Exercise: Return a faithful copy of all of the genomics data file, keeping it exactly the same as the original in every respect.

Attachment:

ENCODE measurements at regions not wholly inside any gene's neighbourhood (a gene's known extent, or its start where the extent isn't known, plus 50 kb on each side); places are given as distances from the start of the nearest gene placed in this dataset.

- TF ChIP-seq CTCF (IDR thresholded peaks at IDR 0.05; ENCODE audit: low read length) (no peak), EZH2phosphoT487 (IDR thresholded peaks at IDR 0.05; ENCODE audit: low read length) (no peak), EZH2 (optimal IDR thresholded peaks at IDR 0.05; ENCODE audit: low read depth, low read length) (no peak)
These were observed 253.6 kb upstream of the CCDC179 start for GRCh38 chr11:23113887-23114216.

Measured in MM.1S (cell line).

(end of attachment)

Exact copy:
ENCODE measurements at regions not wholly inside any gene's neighbourhood (a gene's known extent, or its start where the extent isn't known, plus 50 kb on each side); places are given as distances from the start of the nearest gene placed in this dataset.

- TF ChIP-seq CTCF (IDR thresholded peaks at IDR 0.05; ENCODE audit: low read length) (no peak), EZH2phosphoT487 (IDR thresholded peaks at IDR 0.05; ENCODE audit: low read length) (no peak), EZH2 (optimal IDR thresholded peaks at IDR 0.05; ENCODE audit: low read depth, low read length) (no peak)
These were observed 253.6 kb upstream of the CCDC179 start for GRCh38 chr11:23113887-23114216.

Measured in MM.1S (cell line).